Food Challenge 39: Cindy vs. Spinach (aka THE PLAYOFF GAME)

This was the big one. Spinach. A food I hadn’t eaten in years, and never successfully. 27 years of spinach being poison, and today, I willingly consumed it.

In case you’re just finding this blog or don’t remember or just like recaps (have you read Vulture’s recaps of Pretty Little Liars? You have to.), I’ve been taking this medicine called Xolair that has been known to mitigate allergies. I say mitigate, not cure, because 1. it’s an ongoing treatment and if you stop doing it, the allergies come back and 2. it’s doesn’t make the allergies completely go away, it just makes them lessened and builds up a tolerance.

So anyway, after four months of injections, I was ready to see if it was all worth it — if the Xolair made any changes to my IGE levels and body chemistry.

AND IT DID!

I was super nervous in the days running up to the challenge, mildly calmer this morning thanks to certain dream cousins, and nervous/excited/adrenaline-y when I got to the doctor’s office.

I started out by touching the leaves. Previously, being in the same room as too much spinach made me dizzy. Touching it was worse, and involved hives. I ran my fingers, then my palms, over each leaf. It felt like basil. I looked at my hands. They were fine. My arms — fine. My chest — fine. My eyesight was good.

“Do I just like, eat it now? Like straight up put it in my mouth and eat it like it’s food?” I asked my doctor.

“That’s the plan.”

I hesitated, but took a deep breath and ate a leaf.

It didn’t taste like anger, darkness, or sadness, like the previous spinach I’d eaten in my life had. It tasted like a slightly more bitter basil and leafy. I finally get what people mean when they say “leafy greens taste leafy.” They’ve always tasted like the world stopping. The fact that I could now taste “leafiness” and not “sadness” meant I was maybe going to be okay.

Another half a leaf.

I paused.

“Are you going to eat a leaf every hour?” my doctor asked. “Just eat five leaves, and we’ll see what happens. You will be fine.”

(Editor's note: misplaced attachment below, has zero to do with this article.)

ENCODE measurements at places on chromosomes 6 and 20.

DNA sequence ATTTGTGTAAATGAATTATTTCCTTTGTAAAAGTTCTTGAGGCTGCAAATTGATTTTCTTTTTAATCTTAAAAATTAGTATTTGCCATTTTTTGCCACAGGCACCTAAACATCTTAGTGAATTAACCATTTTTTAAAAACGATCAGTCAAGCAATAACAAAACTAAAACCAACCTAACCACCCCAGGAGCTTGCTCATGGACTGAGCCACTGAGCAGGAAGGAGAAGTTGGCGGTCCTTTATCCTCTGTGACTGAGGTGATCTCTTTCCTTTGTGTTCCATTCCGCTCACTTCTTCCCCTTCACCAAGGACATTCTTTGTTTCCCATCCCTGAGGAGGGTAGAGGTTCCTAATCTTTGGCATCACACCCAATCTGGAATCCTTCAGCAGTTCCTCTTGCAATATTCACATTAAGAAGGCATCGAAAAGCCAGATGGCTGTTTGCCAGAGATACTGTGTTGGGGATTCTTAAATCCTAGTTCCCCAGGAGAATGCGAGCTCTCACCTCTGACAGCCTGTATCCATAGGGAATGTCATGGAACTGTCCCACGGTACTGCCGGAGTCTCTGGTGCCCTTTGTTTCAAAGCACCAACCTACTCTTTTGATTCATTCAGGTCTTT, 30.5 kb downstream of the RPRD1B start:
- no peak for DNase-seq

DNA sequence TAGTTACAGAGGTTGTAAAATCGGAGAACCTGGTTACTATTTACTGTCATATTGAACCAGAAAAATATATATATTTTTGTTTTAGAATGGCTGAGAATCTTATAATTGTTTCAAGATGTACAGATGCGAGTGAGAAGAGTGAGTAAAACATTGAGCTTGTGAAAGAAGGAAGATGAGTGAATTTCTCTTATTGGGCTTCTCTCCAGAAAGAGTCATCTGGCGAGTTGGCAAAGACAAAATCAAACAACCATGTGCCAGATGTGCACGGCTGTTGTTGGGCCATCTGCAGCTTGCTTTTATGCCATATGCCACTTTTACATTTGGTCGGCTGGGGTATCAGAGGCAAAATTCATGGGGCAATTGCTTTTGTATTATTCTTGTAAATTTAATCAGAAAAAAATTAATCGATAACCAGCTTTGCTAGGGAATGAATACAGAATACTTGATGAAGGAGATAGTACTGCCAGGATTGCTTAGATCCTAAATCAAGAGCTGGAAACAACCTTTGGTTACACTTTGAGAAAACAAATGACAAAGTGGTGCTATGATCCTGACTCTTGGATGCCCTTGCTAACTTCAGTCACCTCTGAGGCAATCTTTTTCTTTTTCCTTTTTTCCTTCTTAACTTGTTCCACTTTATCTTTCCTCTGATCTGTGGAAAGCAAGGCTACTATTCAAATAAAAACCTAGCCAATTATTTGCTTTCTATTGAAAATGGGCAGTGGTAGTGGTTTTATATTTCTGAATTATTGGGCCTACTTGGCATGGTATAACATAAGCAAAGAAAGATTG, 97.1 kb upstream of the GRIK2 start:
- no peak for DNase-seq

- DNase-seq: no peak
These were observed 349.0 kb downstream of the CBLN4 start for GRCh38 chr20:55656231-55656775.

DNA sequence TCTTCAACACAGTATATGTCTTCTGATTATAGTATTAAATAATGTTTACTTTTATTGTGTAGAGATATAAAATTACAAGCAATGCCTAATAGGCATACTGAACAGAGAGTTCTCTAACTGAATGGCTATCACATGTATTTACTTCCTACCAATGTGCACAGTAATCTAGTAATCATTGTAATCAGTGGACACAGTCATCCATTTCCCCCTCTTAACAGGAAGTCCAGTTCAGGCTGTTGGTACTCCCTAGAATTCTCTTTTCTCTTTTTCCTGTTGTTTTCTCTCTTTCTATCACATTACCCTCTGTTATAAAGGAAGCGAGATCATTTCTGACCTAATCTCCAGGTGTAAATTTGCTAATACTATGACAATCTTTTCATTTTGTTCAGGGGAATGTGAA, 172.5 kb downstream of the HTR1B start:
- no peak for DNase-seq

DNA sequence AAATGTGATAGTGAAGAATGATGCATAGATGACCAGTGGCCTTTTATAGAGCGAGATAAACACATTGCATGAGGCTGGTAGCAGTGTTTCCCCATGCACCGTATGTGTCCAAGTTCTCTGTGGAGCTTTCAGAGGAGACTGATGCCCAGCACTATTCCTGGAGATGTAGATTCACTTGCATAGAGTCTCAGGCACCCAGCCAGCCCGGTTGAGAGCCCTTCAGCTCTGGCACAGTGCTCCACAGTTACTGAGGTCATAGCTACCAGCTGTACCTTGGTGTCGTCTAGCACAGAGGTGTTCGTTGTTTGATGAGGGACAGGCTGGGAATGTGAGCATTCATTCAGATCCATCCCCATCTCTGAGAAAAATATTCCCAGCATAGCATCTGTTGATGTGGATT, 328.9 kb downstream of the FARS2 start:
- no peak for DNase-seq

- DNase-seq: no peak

“This is a moment! I’m scared!”

The nurse came in, and I started to cry from excitement. From the fact that my allergic reactions are always immediate — a minute, maybe two after consumption — and I had a leaf and a half of spinach swirling somewhere in my body and it had been five minutes or so, and I was FINE.

I downed the other three leaves while I was still brave enough to.

And then I waited…and waited…and waited…

And nothing!

Nothing!

It was like I had just eaten food. And that was all. Not like I lost my coherence, eyesight, breath, what have you. Spinach was like any other food.

My poison had become food.

The Xolair worked.

IT WORKED.

It worked?!

I’m euphoric, as my mom says. I feel surreal. I don’t know what to do with this new paradigm. I took a class in college called “Paradigms of Biological Investigation” about how scientific paradigms shift throughout time (the world once thought science said the world was flat, etc.) I feel like I just did a biological investigation that shifted my paradigm. Spinach was once thought to be poison, but instead it’s food.

***

So next time on Cindy’s allergies…

1. Now that it’s proven the Xolair works, I can eat things I was previously not allergic to before I became allergic to them in 2012 and then unallergic to again after testing. Specifically, wheat. More specifically, beer that isn’t Heineken. Don’t get me wrong, it’s still a fave, but grabbing a craft German beer at lunch today in celebration was JOYFUL. Also, COOKIES. Without traces of nuts of course, but COOKIES.

2. I am now going to challenge the other forbidden foods on my list. Weekly, if it all keeps going well. Paradigm will keep shifting.

3. I keep getting the Xolair once a month.

4. At some point, I’ll have proved Xolair is working enough to cross contaminate sort of at restaurants. Maybe eat pizza? Maybe just EAT AT A RESTAURANT.